By Nancy Tannler
A permanent increase to the food stamp program was issued by the Biden administration to help low income households buy more groceries.
The new plan will ensure that beginning this month, Supplemental Nutrition Assistance Program (SNAP) recipients will receive a 25 percent increase. Benefits for the program are determined on a sliding scale.
The additional aid has come about due to a report of the Thrifty Food Plan 2021 (available at fns.usda.gov/cnpp/usda-food-plans-cost-food-reports). The research into nutrition science done in this study is the basis for the SNAP maximum benefit allotments and this month’s increase.
The cost of providing healthy meals for recipients was first set in 1962. Other than being adjusted for inflation, it has not changed or taken into consideration the food revolution we are experiencing in America today.
The 1992 pyramid food chart was the original guide for nutritious eating. It promoted the consumption of complex carbohydrates and rejected all fats and oils. Recent studies have proven this information to be false so the pyramid has changed.
The new food plan encourages half of the meal contain vegetables, fruits and milk products while the other half consists of carbohydrates and protein. Exercise has also been recommended to maintain good health.
In revising the Thrifty Food Plan, the Agriculture Department used a list of two dozen food groups to estimate the cost of an economical, nutritious diet. They equated ounces of food to dollars.
This study detailed how someone could use their SNAP benefits to purchase the recommended daily calorie intake. (It should be noted that as the name implies this is meant to be supplemental.)
Joseph Jackson began receiving food stamps in 2011 after a spinal cord injury made it impossible for him to work. He was grateful for the help because at the time he was living with his elderly parents. The food subsidy meant he didn’t have to rely on their resources.
After applying for Social Security Disabilities Insurance (SSI) he was able to move out on his own. A portion of his SSI is used monthly to pay a percentage into the SNAP program.
Jackson said the start up of a pantry can be expensive but once that was done, he found he has enough to eat a healthy diet. Some Farmers Markets will give twice the amount of produce for each dollar spent using the SNAP program.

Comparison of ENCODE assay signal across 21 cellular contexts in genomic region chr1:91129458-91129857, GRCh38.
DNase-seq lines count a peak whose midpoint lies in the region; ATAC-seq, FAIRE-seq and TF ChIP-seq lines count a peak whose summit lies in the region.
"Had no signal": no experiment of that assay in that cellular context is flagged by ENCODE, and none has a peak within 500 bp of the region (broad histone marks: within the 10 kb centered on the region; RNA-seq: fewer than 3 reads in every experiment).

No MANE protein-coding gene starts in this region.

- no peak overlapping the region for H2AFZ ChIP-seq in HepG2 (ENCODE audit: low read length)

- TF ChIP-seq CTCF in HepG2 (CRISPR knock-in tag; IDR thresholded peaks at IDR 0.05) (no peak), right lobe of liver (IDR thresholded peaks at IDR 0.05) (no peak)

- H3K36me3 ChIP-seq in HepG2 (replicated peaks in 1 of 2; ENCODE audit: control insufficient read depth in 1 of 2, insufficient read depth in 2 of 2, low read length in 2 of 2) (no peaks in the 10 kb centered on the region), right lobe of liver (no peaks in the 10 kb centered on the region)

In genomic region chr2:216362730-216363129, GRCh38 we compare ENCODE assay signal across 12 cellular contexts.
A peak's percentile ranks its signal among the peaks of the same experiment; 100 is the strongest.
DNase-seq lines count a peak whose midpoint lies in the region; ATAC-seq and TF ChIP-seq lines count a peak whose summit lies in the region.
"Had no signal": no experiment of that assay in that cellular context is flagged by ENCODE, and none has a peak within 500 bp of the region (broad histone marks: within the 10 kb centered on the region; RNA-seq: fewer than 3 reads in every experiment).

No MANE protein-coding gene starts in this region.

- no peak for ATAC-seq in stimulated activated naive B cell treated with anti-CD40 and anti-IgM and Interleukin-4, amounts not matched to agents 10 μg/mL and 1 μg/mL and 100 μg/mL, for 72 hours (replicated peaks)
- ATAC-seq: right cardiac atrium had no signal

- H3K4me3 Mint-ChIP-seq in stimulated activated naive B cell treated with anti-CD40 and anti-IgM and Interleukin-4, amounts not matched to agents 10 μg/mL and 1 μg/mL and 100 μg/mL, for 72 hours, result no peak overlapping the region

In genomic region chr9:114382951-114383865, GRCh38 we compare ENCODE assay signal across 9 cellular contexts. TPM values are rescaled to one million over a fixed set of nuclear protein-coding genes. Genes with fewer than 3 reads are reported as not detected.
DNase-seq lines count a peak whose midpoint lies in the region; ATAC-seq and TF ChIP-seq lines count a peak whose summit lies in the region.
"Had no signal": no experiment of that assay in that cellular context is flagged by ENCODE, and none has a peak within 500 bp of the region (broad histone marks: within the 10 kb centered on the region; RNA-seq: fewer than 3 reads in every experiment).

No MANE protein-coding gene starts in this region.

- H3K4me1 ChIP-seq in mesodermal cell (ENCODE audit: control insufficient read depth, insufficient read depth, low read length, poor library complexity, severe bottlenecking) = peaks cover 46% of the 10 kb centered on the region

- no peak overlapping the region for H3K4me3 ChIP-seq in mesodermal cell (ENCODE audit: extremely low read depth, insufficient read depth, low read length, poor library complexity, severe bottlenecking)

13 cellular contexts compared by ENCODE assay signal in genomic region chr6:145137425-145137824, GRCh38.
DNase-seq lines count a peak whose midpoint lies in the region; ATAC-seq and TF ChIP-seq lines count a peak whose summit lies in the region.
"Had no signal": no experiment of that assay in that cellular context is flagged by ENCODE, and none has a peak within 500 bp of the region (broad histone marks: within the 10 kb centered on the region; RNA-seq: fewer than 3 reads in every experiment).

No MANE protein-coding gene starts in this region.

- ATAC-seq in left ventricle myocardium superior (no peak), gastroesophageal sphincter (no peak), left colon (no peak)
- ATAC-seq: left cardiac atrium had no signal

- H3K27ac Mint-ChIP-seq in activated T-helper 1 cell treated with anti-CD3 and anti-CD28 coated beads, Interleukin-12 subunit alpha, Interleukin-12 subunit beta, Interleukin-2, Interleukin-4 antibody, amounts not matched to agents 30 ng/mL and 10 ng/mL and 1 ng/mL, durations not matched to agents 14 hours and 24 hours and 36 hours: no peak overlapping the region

Oregon has experienced an increase in the amount of people applying for food stamps since the beginning of COVID-19. According to Jackson, his allotment increased to the maximum amount during the pandemic.
Oregon has a total of 810,000 people receiving SNAP, costing the federal government $162 million. In Multnomah County, there are 167,000 residents on the program.
There are three criteria for being eligible to receive SNAP.
• A person must be at or below 130 percent of the poverty line. An example for a family of three is $2,353 income per month.
• Net income, or household income after deductions are applied, must be at or below the poverty line.
• Assets must fall below certain limits.
To find more out about eligibility, visit apps.state.or.us/onlineApplication.
History of Food Stamps
The economic collapse of the Great Depression (1929-1933) caused millions of Americans to suffer from hunger. At the same time, farmers found themselves with a glut of crops and livestock they couldn’t sell.
The US Department of Agriculture under President Franklin D. Roosevelt created artificial scarcity to boost prices by paying farmers to plow under their fields and slaughter their pigs.
Public outcry over this policy prompted the Federal Surplus Commodities Corporation (FSCC) to purchase excess food and distribute it to those in need at no cost. This was in 1933, and was the rudimentary beginning of the US food stamp program.
Over the years the food stamp program has gone through many iterations trying to make it fair for the farmers, the grocers and the recipients. The program has always had bipartisan support and has been especially supported and expanded by Republican presidents.
Beginning in 1990, paper food stamps were eliminated and replaced with an electronic benefit transfer cards, similar to debit cards. This helped remove the stigma around buying groceries with food stamps and keeping the program users honest.
In 2008, the program’s name was changed to Supplemental Nutrition Assistance Program (SNAP), the name it is still referred to today.
Currently, SNAP serves 40 million Americans or nearly one in eight. One-third of these households receives the maximum benefit and rely on it for their total monthly grocery bill allotment.
Moving forward, the Thrifty Food Plan will be updated every five years with ongoing inflationary adjustments.